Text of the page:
According to Forbes.com, the answer is a definite “maybe,” as one important local has already voted to authorize a strike.
The United Auto Workers’ contract with General Motors expires on September 14th and the automaker has made it very clear that it wants major concessions from the union, as do both Ford and Chrysler, who also have contracts expiring that month.
But the president of the UAW faces open rebellion from his members if he gives the automakers what they want.
Now it appears that the local’s leadership is applying pressure to the top brass at the union to make sure they don’t lose the benefits they’ve got under the current contract.
The problem is that GM and the other Detroit automakers pay about $70.00 an hour in wages and benefits to UAW workers, while Japanese brand automakers located in the United States pay a little more than half that, about $40.00 an hour in wages and benefits.
Union workers seem to be sending the message that they’re not giving up what they’ve got.
This is, of course, the problem which is central to the survival of both the Detroit automakers and the UAW.
Members of the UAW may simply not be able to afford to take the cuts that would be required to make their employers competitive. When you’ve got a house and a mortgage and, maybe, a couple of kids in college, you don’t take a pay cut if you can help it. And, when you’re one of a number of similarly situated people in a democratically controlled labor union, you can help it.
By simply saying “no.’
What has apparently escaped the notice of the financial press is that the interests of UAW members and the interests of the automakers are, in fact, not coterminous.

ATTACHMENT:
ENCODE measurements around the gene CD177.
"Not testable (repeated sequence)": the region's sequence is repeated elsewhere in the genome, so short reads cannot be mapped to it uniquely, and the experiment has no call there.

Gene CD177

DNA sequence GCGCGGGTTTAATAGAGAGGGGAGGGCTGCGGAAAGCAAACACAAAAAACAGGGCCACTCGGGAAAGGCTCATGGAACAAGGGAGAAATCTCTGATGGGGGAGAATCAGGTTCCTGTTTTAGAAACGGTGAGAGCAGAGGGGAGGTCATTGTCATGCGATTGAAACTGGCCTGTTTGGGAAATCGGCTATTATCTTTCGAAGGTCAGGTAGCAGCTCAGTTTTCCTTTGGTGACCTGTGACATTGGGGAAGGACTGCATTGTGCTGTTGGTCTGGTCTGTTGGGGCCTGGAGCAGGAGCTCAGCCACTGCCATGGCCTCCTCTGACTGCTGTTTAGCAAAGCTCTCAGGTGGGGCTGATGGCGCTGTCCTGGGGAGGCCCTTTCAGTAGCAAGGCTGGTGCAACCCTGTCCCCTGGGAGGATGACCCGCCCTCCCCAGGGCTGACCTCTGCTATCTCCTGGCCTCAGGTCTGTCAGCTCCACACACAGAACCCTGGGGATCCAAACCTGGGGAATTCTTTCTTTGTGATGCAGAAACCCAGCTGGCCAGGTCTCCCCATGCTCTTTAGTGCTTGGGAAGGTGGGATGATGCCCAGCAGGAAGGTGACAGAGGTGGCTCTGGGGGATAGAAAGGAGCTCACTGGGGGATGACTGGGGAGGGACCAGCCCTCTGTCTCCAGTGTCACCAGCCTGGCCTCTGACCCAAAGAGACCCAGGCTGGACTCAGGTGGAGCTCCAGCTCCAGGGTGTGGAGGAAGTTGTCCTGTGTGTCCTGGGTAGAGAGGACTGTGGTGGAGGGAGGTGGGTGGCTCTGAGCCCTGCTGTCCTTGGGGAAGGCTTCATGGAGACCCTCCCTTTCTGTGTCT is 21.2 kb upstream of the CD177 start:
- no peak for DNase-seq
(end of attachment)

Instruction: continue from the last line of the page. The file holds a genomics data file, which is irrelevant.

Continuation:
Both want to survive.
But survival means different things for each.
GM can survive by, in essence, abandoning the American market. It can continue, as it has, building cars that can’t sell at a premium price, continue to pay higher labor costs, and postpone the day of reckoning until it has moved much of its asset strength abroad.
Its management has telegraphed that plan to the UAW several times.
But the members of the UAW could easily live with that. Even if it drives the ability of General Motors to compete in the American market into the ground, that would be fine with the UAW’s members.
Because they won’t be around to have to deal with the consequences.
After the buy-outs that GM and other automakers gifted to the UAW over the last two years, they have become dependent on the UAW staff that remains.
And that staff is looking at retiring in about ten years, with full benefits.
The Lansing vote says that they are more than happy to deal with the long-term consequences to GM. They’ll take what the can get, keep what they have. They really don’t care about GM, never did.
They don’t own the company, after all.
Bad news for GM.
But not a surprise.
As Forbes put it, a “reality check.”